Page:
Each of the Three National Parks in Washington Is Incredible
Washington state is famous for being home to Seattle, yes, but besides the city (and Starbucks), it is distinguished for its natural beauty.
It's almost impossible to escape nature here, even in the city. Not that you would want to escape it. On the contrary, the powerful Pacific, the glacial mountains rising from the ground and the fields of wildflowers that bloom in spring attract people to this state in the Pacific Northwest.
These are the three national parks in Washington state.
Mount Rainier National Park
Size: 369.3 square miles
Annual visitors: 1.5 million*
Best gateway town: Olympia
*Visitor numbers are from 2019, since they provide a more accurate picture of travel due to the COVID-19 pandemic.
The Experience: Mount Rainier
Near the capital of Olympia as well as Seattle, Mount Rainier National Park is easy to access. The volcano that gives the park its name is active, though it hasn't erupted for almost a millennium. The geothermal activity that it creates brings diversity to the ever-evolving landscape.
Hiking is by far the best way to explore the park. But if you're short on time, it's also possible to drive through it, stopping at scenic points that let you enjoy the sweeping views. Don't rush unless you need to, though. Even the famed conservationist John Muir was bewitched by the scenery, famously saying that it was "the most extravagantly beautiful of all the alpine gardens" he'd ever seen.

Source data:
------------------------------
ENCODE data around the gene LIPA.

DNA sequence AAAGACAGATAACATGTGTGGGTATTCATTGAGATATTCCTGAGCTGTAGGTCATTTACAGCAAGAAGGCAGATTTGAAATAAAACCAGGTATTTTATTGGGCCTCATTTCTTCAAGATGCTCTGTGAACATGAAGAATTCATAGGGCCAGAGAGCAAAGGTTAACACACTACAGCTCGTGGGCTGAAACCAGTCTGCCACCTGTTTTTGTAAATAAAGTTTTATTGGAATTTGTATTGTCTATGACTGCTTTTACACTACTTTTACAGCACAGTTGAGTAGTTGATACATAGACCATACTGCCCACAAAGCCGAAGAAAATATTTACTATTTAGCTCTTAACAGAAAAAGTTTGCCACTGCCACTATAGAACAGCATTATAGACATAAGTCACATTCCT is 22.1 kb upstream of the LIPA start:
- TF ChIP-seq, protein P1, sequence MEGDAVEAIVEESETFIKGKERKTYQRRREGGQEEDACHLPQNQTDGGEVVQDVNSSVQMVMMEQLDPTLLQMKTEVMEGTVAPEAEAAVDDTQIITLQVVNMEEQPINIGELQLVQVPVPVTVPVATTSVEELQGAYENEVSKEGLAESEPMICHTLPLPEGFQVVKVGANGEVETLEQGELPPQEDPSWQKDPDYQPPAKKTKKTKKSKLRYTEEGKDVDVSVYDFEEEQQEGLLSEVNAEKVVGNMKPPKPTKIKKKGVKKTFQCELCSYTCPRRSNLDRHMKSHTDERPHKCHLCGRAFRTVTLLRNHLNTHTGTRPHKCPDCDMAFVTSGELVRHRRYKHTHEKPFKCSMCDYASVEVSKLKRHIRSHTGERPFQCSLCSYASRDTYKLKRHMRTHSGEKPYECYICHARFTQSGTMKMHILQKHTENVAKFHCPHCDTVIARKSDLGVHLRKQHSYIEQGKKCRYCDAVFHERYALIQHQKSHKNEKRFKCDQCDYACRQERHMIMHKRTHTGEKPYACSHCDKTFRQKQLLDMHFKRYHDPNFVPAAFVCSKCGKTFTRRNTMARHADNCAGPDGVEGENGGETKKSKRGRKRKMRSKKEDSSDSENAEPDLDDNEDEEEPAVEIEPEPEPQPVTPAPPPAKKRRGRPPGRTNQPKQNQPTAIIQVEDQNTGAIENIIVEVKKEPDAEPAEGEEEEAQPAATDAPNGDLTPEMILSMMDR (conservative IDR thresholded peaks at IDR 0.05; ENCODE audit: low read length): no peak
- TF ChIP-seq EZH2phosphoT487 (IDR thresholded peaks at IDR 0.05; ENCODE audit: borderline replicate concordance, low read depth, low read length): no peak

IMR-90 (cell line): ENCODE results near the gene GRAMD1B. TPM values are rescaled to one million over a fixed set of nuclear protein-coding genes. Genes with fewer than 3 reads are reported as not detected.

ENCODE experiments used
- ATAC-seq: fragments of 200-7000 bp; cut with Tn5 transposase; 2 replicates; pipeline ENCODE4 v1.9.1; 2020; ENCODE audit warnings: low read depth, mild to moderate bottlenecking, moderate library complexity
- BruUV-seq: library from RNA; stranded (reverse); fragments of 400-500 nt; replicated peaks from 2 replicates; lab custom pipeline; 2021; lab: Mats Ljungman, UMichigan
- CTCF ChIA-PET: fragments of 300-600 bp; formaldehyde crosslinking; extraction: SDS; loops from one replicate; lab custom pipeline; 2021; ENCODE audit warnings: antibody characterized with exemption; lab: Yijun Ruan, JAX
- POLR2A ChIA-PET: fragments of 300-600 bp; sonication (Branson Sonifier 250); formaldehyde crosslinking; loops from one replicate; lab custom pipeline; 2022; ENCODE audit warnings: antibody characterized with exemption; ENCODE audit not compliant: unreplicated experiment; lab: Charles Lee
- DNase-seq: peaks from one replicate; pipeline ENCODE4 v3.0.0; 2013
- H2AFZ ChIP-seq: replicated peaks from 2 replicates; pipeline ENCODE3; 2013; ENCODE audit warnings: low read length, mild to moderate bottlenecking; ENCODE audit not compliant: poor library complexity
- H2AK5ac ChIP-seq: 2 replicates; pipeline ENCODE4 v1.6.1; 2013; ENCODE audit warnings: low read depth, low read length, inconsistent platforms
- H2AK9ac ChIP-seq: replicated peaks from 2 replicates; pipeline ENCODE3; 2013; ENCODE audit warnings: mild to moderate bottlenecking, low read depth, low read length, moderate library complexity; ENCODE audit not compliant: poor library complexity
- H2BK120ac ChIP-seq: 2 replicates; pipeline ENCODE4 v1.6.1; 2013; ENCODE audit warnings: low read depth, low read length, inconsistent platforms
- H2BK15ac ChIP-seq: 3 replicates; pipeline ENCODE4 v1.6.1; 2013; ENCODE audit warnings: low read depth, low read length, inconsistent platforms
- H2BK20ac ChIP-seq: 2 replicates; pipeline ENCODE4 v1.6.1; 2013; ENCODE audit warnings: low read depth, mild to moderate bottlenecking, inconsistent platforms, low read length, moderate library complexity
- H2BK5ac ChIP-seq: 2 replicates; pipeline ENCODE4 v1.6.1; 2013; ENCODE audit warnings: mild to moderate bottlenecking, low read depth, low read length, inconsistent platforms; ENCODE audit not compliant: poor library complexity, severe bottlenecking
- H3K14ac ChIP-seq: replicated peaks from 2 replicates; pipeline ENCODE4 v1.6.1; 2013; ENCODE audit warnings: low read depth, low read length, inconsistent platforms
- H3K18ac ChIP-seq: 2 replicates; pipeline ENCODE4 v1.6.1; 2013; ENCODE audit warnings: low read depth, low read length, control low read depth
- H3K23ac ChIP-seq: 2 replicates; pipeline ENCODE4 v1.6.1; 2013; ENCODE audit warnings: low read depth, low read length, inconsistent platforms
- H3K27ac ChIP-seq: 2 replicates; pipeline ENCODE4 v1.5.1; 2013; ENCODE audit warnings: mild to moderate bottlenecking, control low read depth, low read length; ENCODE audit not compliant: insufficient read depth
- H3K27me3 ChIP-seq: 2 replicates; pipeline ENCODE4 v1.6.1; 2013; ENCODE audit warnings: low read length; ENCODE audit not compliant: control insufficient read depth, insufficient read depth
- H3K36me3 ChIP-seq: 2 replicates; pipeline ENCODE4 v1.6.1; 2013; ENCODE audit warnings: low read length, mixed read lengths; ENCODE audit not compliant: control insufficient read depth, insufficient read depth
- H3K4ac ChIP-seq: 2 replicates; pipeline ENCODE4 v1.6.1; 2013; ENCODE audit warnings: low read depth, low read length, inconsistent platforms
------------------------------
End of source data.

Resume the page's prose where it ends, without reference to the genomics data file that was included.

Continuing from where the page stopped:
North Cascades National Park
Size: 1,070 square miles
Annual visitors: 38,208
Best gateway town: Chelan
The Experience: North Cascades
Despite being only three hours away from Seattle, North Cascades National Park is the fifth least-visited park in the United States. This means two things: One, it's difficult to get to, and two, it's incredibly pristine.
Protected by other natural areas on all sides, the best way to enjoy this often-overlooked wilderness is by staying in one of the peaceful small towns that hover around it. Consider Chelan, one of the country's most scenic lake towns.
With challenging mountains, over 300 glaciers and limited facilities, this is a park for people who are familiar with the Great Outdoors.
Olympic National Park
Size: 1,442 square miles
Annual visitors: 3.2 million
Best gateway town: Port Angeles
The Experience: Olympic
Washington state's most-visited national park is a wonderland that seems to have come from a fairytale book. Covering over 1,440 square miles, the park boasts an astonishing diversity of landscapes.
Head to its temperate rainforests to see labyrinths of trees covered in moss. Or walk near the giant boulders that stand strong against the force of the mighty Pacific Ocean. Intrepid ice climbers can spend the day trekking the snow peaks and glaciers, then enjoy an afternoon soak in thermal hot springs.
As if that weren't enough, there is also a number of archaeological sites, some of which have been essential to our understanding of prehistoric peoples.